The American Folklife Center's 2021 Mummers play is about a zoom meeting that gets invaded by a hacker who won't let the participants leave until he gets a bitcoin ransom. 2021 has felt like a zoom meeting that wouldn't end, so we hope our audience can relate! Find a video of the play and the complete annotated script in this blog!

A man playing a guitar and singing to a close crowd of a dozen or so men and women

Navigating AFC Collections Geographically: Southwest

Posted by: Stephanie Hall

The following is a guest post by American Folklife Center Reference Librarian Alda Allina Migoni. Staff at the American Folklife Center continue to use new digital tools to support remote discovery and access for our resources by users of all kinds. Whether you are a community scholar, a teacher, an academic researcher, a creative artist, …

A woman in Día de Muertos makeup

La Llorona on the Folklife Today Podcast

Posted by: Stephen Winick

Halloween and Día de Muertos are almost here! So, believe it or not, Season 4, Episode 1 of the Folklife Today Podcast, our 2021 Halloween and Día de Muertos episode, is ready for listening! It features interviews about the Weeping Woman, La Llorona, a spirit from Latin American folklore, plus related songs and stories. The people interviewed are Juan Díes, leader of the Sones de Mexico Ensemble, Camille Acosta, who wrote her masters thesis on La Llorona before interning at AFC, and Allina Migoni, AFC's Latinx subject specialist. This blog contains links to download the podcast, background on our guests, and links to full audio of the songs.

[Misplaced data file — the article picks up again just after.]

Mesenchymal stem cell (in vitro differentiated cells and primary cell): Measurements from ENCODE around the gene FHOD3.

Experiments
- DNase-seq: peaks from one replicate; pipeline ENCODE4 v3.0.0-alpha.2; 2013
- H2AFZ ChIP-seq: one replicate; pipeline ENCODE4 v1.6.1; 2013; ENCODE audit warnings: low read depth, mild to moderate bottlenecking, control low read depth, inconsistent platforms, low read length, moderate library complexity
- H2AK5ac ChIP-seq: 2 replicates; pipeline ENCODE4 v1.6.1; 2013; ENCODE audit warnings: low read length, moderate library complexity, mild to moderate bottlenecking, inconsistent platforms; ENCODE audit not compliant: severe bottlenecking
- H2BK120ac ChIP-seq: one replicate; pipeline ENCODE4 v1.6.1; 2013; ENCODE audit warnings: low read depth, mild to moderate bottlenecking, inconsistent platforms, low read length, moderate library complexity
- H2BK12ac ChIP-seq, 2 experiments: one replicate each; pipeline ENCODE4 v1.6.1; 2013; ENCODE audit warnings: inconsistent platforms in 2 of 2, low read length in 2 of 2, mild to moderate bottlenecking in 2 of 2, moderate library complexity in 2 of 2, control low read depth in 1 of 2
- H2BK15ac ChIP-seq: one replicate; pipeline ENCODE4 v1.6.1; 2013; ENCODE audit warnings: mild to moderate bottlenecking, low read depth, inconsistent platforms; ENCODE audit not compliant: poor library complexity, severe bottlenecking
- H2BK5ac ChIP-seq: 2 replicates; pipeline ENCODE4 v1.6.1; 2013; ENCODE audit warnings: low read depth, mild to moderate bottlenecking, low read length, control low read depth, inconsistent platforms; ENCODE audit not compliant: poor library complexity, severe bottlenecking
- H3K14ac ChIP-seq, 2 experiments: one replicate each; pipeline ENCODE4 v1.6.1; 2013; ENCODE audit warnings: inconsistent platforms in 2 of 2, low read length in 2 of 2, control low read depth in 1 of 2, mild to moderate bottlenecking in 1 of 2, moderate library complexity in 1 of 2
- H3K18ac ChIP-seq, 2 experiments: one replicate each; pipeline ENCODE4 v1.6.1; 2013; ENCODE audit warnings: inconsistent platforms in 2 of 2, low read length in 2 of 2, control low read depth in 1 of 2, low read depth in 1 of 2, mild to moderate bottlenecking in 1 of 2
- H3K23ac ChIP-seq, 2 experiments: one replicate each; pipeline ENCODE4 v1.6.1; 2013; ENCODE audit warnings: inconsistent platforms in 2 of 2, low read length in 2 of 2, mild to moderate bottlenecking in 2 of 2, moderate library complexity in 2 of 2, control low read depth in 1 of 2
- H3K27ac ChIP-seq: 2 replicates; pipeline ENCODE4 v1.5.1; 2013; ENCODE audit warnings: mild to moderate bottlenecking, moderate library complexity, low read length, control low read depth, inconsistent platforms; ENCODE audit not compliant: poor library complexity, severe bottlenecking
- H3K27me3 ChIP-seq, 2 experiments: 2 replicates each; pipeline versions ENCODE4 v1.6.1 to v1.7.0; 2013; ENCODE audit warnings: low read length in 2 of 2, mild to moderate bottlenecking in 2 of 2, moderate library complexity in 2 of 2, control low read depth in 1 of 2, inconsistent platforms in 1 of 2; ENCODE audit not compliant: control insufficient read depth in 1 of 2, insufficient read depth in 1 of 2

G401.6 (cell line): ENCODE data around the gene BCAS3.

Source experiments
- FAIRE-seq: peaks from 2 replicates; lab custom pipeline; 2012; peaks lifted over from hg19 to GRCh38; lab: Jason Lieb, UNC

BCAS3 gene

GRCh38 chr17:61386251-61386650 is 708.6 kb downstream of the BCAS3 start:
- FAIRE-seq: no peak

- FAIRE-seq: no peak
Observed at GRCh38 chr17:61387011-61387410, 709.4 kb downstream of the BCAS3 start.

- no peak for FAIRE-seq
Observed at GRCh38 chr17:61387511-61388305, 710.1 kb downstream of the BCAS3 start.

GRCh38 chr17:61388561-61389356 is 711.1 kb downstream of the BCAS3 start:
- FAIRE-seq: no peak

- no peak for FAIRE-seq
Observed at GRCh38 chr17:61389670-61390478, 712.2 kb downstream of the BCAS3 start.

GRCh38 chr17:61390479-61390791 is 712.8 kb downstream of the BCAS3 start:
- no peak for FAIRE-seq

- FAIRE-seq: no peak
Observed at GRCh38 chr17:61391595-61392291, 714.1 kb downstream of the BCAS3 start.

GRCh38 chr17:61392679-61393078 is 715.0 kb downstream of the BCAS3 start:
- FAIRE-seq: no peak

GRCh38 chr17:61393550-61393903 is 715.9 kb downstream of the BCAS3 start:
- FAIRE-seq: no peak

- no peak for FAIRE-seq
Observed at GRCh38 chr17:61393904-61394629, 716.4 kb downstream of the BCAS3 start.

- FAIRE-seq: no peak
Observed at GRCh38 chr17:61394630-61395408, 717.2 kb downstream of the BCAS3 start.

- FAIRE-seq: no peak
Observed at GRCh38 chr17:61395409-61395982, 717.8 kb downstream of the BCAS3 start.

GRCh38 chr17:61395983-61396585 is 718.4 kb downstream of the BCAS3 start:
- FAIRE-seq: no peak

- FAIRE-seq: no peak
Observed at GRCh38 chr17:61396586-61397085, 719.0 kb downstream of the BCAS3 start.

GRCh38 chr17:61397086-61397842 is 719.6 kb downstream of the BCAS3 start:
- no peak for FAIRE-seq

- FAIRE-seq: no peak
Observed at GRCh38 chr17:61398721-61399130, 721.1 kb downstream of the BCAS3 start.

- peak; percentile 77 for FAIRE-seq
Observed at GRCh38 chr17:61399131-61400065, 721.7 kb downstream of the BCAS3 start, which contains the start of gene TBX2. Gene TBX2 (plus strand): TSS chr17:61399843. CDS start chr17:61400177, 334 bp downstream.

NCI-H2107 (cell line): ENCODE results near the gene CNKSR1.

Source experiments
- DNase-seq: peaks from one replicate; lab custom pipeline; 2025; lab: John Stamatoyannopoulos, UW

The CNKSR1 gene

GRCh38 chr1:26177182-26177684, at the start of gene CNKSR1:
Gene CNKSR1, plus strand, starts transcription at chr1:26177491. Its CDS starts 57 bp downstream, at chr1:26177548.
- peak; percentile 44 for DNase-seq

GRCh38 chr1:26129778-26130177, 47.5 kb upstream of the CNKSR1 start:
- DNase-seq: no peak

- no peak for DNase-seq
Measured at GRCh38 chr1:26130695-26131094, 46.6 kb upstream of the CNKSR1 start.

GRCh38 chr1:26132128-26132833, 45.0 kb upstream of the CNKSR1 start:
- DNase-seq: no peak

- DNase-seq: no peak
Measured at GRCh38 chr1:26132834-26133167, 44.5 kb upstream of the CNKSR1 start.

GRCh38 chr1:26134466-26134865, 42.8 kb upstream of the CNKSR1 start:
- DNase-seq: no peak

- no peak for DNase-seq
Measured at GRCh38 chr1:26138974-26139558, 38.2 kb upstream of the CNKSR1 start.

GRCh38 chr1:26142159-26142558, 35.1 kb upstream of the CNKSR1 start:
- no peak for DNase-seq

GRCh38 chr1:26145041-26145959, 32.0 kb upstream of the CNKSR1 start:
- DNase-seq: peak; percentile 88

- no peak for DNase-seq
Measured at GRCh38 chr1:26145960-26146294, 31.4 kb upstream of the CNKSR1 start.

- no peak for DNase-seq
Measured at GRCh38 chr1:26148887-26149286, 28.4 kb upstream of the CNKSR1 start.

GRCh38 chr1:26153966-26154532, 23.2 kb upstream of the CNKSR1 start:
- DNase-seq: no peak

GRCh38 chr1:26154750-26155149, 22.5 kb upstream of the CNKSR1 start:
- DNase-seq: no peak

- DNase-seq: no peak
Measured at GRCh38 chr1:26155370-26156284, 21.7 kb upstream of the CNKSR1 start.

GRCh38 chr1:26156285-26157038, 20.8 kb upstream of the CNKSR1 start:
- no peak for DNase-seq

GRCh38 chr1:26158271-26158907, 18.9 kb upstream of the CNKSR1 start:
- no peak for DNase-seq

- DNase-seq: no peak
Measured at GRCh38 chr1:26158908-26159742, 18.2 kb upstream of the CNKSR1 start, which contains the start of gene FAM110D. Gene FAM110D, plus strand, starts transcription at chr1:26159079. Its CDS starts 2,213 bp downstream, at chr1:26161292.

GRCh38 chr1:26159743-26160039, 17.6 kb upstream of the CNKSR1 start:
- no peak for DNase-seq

A man playing a guitar and singing to a close crowd of a dozen or so men and women

Growing Up with La Llorona

Posted by: Stephen Winick

This is the fourth blog post in a series about La Llorona, the Weeping Woman, a spirit that haunts the folklore of Mexico and other Latin American countries. We'll present comments on the legend by the writer Rudolfo Anaya, the scholar Domino Renee Perez, our former intern and Llorona expert Camille Acosta, pioneering Costa Rican writer Manuel Argüello Mora, and Esperanza Sernas, a restaurant worker interviewed in 1977 by fieldworker Philip George for AFC's Chicago Ethnic Arts Project. This blog also contains one of the most gruesome traditional descriptions of La Llorona we've seen so far! The whole series will be published in time for Día de Muertos (aka Día de los Muertos) 2021, so stay tuned....

A man playing a guitar and singing to a close crowd of a dozen or so men and women

La Llorona: Roots, Branches, and the Missing Link from Spain

Posted by: Stephen Winick

This is the second blog post in a series about La Llorona, the weeping woman who haunts Mexican and other Latinx cultures. The series will be published in time for Día de Muertos 2021. In this post, I'll show some of the story's long history, especially in Mexico. I'll give links to primary sources from the 1570s showing the story was already present among Indigenous Mexicans at that time and earlier. I'll also present what I believe is new evidence of a strong link for some La Llorona stories with Spain.